Over the course of two weeks I randomly commented that Among Us was coming to our class. Students had lots of questions, but I chose to let them talk and try to figure out what I could mean. Several students said right away they would not be using the app on a device due to data privacy issues and age restrictions. They were correct in their thinking. 

This morning I unveiled the first slide, so students would know I was serious that I created an activity for them that will take place on Wednesday mornings! I showed them the title slide, and I asked them to think about what I could have made. Here is what students thought: 

  • Whoever has most imposters wins

  • Someone is going to put a clue out every week and we need to figure out who imposter is

  • When we do the activity you will give us a card and it will give us who we are and we have to try to vote who the imposter is

  • During the lessons we do on Wednesdays you will fit a clue in one of them and we have to figure out what it is and who did it

  • I do not think it will be with the real game and we are not allowed to play it because we are not of age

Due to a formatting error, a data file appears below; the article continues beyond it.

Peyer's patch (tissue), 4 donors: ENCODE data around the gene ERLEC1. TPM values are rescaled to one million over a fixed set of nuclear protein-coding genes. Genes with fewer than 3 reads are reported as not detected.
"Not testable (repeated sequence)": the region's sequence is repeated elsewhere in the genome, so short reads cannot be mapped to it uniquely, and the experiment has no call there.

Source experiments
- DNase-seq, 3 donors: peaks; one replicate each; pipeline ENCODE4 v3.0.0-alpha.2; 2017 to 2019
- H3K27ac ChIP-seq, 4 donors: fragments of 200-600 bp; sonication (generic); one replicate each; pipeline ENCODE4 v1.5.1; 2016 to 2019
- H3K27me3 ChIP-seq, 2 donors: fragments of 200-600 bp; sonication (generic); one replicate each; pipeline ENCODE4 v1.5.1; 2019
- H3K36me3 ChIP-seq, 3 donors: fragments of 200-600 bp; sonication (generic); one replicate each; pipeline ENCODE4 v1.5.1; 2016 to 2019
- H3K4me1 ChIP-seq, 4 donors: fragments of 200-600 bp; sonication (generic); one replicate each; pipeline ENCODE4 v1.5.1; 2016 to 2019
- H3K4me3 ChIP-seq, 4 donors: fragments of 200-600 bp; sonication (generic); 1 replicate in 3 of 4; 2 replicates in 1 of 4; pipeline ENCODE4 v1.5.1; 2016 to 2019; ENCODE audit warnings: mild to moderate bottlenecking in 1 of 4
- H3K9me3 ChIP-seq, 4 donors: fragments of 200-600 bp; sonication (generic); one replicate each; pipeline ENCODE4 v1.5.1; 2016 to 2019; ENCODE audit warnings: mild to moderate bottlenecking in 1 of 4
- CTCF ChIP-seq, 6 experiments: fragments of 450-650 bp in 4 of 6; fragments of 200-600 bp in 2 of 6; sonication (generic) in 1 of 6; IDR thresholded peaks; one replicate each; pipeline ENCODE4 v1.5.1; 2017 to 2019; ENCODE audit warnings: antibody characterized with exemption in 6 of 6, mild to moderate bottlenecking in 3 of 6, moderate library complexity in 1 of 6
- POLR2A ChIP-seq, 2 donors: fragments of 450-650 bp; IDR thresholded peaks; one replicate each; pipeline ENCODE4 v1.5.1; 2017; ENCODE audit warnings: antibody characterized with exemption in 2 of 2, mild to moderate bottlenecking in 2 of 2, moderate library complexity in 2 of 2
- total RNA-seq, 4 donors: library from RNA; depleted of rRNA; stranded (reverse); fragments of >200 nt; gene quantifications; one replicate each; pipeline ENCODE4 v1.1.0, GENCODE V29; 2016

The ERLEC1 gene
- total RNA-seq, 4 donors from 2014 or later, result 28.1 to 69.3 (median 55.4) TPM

• Trivia/treasure hunt and crewmates trying to figure it out and imposter slowing them down

  • Trivia of different maps of what imposter is and what crewmates can and cannot do

  • Have to make something and it involves Among Us and whoever makes the best one wins

  • It will be like the mafia game where you have to sit and close your eyes and we will have to vote someone out 

One student guessed closely to what we will be doing, but I would not tell them who. I left them wondering what we would be doing, until next week when I share more about our plans to play Among Us as a fifth grade class. Leaving them in suspense only caused them to want to know more!